Music writer Everett True blogs here at Music That I Like.

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12 thoughts on “Search engine optimisation is killing music

  1. Jody Macgregor

    I like the taste of Cranky Old Man Juice too, but do you ever wonder that perhaps you’ve overdosed on it? Surely at this point it’s bad for your health. I’m beginning to become genuinely concerned.

  2. Chade

    Um. So if it’s just music journalism the internet’s killing, should the title of the link on the main page reflect such?

    C’mon Crikey, you aren’t News Ltd.

  3. Shauna

    This piece is TERRIBLE. It’s full of subbing errors (‘killing kusic’, anyone?) but more than that – it epitomises its own complaint. So the Aus music crit scene is full of critics reiterating other critics’ ideas and points of view, and that’s bad, right? But what exactly is this piece if not a reiteration of Weingarten’s point of view? There is not one original idea here, it’s an exercise in bandwagon-jumping, and it’s so badly written it’s hard to believe you have the nerve to be bragging about groupies on your blog. Pathetic.

  4. lzcd

    Look I’m sorry but it’s really hard to feel sorry here for anyone beyond the ugly realities of a small number of people being put of work.

    Yes, it’s a pity that the quality of some critic’s work wasn’t able to survive the onset of quantity offered by new media sources but that’s life.

    Maybe it’s time to acknowledge the fun that was riding on the gravy train of exclusivity offered by the older media sources, resign yourself to the reality of the true value of that Bachelor of Arts you gained despite your parents advice and move on with your life.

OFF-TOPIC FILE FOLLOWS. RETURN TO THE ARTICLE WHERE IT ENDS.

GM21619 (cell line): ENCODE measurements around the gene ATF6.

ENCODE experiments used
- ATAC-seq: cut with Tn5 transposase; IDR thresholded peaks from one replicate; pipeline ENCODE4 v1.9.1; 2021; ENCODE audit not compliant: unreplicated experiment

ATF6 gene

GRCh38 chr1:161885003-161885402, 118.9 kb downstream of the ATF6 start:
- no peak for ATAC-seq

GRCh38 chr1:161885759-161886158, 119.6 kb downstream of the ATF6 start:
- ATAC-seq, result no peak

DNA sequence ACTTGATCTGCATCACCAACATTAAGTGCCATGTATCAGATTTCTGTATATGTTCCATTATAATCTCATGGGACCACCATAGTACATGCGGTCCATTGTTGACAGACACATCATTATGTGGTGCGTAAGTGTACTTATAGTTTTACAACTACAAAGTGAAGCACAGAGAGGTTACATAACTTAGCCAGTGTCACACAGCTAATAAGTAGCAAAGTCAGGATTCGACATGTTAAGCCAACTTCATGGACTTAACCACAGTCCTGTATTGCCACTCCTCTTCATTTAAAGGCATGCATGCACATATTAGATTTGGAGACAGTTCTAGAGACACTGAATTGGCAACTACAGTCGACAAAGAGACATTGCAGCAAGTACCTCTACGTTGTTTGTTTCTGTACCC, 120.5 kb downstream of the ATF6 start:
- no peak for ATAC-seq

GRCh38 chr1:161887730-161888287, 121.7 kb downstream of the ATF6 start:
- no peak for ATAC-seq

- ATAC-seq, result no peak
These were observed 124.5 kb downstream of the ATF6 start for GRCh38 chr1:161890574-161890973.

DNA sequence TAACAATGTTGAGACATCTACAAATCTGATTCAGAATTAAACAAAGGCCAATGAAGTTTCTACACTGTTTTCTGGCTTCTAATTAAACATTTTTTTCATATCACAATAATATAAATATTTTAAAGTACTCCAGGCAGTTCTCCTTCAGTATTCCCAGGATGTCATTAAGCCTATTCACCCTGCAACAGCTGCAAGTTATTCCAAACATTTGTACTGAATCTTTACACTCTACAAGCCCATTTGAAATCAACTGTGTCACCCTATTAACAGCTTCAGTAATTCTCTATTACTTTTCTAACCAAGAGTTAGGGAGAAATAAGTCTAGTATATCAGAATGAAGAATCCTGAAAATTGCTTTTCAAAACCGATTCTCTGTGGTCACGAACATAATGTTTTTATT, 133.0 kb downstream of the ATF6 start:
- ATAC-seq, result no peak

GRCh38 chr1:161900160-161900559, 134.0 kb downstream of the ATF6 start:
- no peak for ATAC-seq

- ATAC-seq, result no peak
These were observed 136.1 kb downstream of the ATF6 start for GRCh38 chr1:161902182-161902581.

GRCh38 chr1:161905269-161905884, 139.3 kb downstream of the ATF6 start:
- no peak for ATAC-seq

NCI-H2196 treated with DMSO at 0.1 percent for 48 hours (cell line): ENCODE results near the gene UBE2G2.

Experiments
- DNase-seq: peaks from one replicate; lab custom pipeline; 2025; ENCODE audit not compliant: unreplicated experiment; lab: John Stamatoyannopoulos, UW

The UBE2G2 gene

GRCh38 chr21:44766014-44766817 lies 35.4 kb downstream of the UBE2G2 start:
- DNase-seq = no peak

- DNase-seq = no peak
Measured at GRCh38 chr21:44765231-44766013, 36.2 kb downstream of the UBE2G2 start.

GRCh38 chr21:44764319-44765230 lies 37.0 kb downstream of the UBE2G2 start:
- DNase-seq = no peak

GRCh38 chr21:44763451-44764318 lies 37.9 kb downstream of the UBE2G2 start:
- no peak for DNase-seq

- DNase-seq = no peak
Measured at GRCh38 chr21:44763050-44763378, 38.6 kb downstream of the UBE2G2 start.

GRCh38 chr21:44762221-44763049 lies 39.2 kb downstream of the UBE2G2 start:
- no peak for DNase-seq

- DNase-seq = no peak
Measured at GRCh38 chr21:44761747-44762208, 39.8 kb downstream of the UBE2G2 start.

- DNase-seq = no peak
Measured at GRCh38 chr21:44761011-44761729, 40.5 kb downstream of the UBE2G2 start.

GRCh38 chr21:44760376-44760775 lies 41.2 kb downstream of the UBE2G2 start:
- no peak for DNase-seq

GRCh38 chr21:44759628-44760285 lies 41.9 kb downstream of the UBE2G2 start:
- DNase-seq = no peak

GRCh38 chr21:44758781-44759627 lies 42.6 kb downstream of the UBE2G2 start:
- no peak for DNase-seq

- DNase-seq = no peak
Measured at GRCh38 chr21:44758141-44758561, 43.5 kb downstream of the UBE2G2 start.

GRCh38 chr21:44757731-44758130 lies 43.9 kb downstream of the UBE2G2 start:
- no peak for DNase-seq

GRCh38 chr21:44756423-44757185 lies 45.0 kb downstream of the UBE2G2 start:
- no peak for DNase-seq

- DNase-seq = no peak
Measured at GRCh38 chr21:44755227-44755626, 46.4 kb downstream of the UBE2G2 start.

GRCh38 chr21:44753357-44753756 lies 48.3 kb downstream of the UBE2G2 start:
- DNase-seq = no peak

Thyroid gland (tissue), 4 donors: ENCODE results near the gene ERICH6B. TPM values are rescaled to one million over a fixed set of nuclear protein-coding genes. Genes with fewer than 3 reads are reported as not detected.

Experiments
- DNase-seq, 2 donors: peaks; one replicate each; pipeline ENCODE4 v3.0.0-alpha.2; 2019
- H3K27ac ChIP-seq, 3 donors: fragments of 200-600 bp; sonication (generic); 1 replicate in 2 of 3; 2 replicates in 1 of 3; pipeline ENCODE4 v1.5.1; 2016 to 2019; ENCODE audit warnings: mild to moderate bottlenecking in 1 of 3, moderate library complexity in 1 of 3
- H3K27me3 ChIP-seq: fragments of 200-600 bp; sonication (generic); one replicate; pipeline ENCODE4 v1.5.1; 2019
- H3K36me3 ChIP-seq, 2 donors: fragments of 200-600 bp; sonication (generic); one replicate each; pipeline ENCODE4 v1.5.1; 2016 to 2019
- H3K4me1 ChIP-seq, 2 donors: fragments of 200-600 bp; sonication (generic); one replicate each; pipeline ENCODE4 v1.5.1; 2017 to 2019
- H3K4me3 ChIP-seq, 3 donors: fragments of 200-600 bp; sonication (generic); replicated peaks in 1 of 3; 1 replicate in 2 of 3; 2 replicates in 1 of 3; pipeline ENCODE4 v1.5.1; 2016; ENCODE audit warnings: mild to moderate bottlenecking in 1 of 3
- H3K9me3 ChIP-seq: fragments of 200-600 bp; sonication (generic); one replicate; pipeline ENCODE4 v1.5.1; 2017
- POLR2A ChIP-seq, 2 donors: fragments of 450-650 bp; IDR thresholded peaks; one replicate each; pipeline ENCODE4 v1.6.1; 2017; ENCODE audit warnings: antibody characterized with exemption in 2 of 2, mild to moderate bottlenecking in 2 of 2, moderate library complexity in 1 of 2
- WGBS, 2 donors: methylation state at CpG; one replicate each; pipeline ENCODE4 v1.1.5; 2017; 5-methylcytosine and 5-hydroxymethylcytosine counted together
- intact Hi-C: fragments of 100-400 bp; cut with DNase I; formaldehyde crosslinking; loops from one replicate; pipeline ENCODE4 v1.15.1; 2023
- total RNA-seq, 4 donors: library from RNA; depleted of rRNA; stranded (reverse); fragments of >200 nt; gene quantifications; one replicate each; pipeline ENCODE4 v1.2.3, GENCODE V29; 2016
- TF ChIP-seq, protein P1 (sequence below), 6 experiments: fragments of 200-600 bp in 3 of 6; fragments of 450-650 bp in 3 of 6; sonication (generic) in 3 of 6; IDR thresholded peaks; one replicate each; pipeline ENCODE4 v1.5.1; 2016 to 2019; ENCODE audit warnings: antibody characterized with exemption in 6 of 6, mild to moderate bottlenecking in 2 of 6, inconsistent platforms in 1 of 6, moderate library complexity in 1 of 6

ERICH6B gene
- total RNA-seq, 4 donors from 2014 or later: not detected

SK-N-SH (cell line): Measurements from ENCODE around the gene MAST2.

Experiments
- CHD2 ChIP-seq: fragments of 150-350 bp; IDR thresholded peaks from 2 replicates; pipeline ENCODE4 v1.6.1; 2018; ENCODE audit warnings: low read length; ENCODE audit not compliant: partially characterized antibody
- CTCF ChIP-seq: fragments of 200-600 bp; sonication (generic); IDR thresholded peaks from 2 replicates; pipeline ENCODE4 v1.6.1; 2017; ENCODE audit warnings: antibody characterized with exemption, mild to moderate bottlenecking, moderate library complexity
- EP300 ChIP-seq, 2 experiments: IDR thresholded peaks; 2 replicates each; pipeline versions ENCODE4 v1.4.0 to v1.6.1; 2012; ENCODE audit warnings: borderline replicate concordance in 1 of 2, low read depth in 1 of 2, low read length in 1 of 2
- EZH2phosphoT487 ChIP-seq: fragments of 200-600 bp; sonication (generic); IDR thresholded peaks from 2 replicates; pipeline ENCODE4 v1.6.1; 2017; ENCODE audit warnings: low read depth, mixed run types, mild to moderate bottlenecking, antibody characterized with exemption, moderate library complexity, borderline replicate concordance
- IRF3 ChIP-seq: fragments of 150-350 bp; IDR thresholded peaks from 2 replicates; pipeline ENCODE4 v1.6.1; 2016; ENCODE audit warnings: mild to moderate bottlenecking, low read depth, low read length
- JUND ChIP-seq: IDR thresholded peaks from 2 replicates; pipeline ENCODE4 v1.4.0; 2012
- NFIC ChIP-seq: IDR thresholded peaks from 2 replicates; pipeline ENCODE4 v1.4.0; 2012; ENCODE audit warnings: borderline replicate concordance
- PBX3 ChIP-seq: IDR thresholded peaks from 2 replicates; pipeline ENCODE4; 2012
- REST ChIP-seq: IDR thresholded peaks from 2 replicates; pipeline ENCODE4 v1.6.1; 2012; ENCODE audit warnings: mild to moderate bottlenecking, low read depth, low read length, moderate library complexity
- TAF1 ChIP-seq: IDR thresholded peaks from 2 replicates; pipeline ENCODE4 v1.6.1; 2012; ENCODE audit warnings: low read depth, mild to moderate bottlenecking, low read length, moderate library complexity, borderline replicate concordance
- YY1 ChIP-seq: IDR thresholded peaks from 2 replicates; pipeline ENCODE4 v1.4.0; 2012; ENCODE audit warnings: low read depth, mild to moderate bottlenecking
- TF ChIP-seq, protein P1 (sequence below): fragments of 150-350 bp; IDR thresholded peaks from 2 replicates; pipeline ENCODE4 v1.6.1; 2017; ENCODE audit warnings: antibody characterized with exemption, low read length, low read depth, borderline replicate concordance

5. Scoogsy

    Much of what you say is true Everett, but it reminds me of something else.

    Many of us listen to Triple J and have done for years. We’ve bought records or CDs, and tried our taste buds on rand bits of music just to give them a go. Sometimes these bands turn out to be big successes, say 6 months or even 2 years after you heard their first tracks.

    Think Green Day – Time of your life.

    We hate those wanna be “fans” who suddenly fall in love with that one track the major radio stations are pumping, to only move on to the next big song by some other mass produced artist two weeks later – jumping on the band wagon.

    Do we hate Radio for that, or just that certain members of the public only go for quick fixes.

    Let’s be honest now, by the time your over the age of 25 – many of us have moved past hear say and rumour, quick blurts by the tabloids on the latest fad and hopefully stopped listening to the biggest of the crappest commercial radio stations.

    All the media that was once first in Newspapers, Radio and TV has amalgamated on the internet. It’s still the same old same old though.

    People with half a brain don’t believe everything they read and in most cases, know reputable sites with good reviewers/journalists and look there for their news and reviews.

  6. Kevin Tyerman

    There really is something ironic about attacking someone’s “horrible, horrible baseball cap and beard”, in the exact same sentence that you are criticising their snobbiness and smugness….

  7. Johnfromplanetearth

    There is no such thing as a decent music journalist. Twitter conference? I lose all respect for anyone who spends more than a second of their life using twitter, so i’ll be stuffed if i am giving them any credibility as a music journalist.
    Music is the greatest form of social expression you can have and these idiots are speaking at a Twitter conference? Twitter is the exact opposite of social expression where upon losers can communicate at home with complete strangers and never look anyone in the eye again, including their mindless friends. What the Internet has done has successfully killed music period.

  8. gef05

    Hats off to you, Everett! Best extended troll of the day.

    Mind you, I read the f*cking thing twice looking for your thesis, so you owe me five minutes of my time.

  9. acannon

    That’s strange…most of my current favourite bands were recommendations from people I follow on Twitter! What different experiences of the world we all have.

  10. Bootz

    @Scoogsy: you said it all…long live jjj (even if I can’t stand listening to them in the mornings anymore.)